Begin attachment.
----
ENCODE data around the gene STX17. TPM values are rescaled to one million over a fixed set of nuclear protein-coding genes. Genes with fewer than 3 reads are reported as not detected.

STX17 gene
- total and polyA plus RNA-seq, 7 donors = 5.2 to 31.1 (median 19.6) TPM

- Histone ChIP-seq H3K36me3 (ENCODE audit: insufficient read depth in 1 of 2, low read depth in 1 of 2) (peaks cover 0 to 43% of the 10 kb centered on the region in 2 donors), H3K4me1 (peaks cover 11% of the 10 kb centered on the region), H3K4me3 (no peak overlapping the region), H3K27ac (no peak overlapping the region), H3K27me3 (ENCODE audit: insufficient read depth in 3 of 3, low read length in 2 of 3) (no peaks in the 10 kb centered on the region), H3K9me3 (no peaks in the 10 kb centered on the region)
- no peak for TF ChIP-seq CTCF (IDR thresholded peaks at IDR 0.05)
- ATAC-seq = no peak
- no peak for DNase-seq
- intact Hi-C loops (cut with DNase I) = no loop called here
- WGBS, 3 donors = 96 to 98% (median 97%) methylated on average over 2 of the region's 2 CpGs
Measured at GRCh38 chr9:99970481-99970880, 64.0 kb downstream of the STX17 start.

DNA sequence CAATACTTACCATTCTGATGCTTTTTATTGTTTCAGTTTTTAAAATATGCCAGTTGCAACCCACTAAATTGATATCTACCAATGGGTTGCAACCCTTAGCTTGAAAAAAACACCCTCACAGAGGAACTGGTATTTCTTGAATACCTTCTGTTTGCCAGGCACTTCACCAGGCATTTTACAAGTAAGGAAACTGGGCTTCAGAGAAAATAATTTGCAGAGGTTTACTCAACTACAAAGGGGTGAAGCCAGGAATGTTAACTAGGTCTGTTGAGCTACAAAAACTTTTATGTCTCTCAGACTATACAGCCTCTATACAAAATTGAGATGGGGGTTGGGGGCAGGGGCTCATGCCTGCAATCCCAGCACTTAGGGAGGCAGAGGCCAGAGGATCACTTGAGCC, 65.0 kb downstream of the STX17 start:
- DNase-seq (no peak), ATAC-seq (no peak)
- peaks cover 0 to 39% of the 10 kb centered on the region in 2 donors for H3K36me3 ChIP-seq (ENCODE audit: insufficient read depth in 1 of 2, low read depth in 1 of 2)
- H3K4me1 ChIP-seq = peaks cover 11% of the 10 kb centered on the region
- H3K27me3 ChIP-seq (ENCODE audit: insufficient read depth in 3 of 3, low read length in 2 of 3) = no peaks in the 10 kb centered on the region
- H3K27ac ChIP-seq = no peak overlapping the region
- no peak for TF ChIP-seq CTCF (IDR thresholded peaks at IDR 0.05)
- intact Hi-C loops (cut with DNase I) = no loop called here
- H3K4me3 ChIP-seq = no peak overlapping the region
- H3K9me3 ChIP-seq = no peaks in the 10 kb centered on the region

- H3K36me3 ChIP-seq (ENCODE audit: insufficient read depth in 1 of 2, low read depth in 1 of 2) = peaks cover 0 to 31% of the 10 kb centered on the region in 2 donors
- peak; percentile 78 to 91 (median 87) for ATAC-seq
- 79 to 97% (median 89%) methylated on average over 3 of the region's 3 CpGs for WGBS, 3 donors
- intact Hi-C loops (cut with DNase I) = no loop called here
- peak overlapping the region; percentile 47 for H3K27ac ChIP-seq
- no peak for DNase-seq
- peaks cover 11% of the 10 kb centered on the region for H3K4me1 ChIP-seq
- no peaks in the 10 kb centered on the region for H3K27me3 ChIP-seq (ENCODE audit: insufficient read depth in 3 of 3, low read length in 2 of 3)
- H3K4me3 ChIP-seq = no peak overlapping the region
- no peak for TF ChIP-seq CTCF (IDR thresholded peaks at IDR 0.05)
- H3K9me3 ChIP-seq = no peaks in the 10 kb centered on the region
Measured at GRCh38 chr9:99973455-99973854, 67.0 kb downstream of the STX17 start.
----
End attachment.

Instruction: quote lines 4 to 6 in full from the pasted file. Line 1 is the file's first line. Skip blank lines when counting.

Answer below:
- Histone ChIP-seq H3K36me3 (ENCODE audit: insufficient read depth in 1 of 2, low read depth in 1 of 2) (peaks cover 0 to 43% of the 10 kb centered on the region in 2 donors), H3K4me1 (peaks cover 11% of the 10 kb centered on the region), H3K4me3 (no peak overlapping the region), H3K27ac (no peak overlapping the region), H3K27me3 (ENCODE audit: insufficient read depth in 3 of 3, low read length in 2 of 3) (no peaks in the 10 kb centered on the region), H3K9me3 (no peaks in the 10 kb centered on the region)
- no peak for TF ChIP-seq CTCF (IDR thresholded peaks at IDR 0.05)
- ATAC-seq = no peak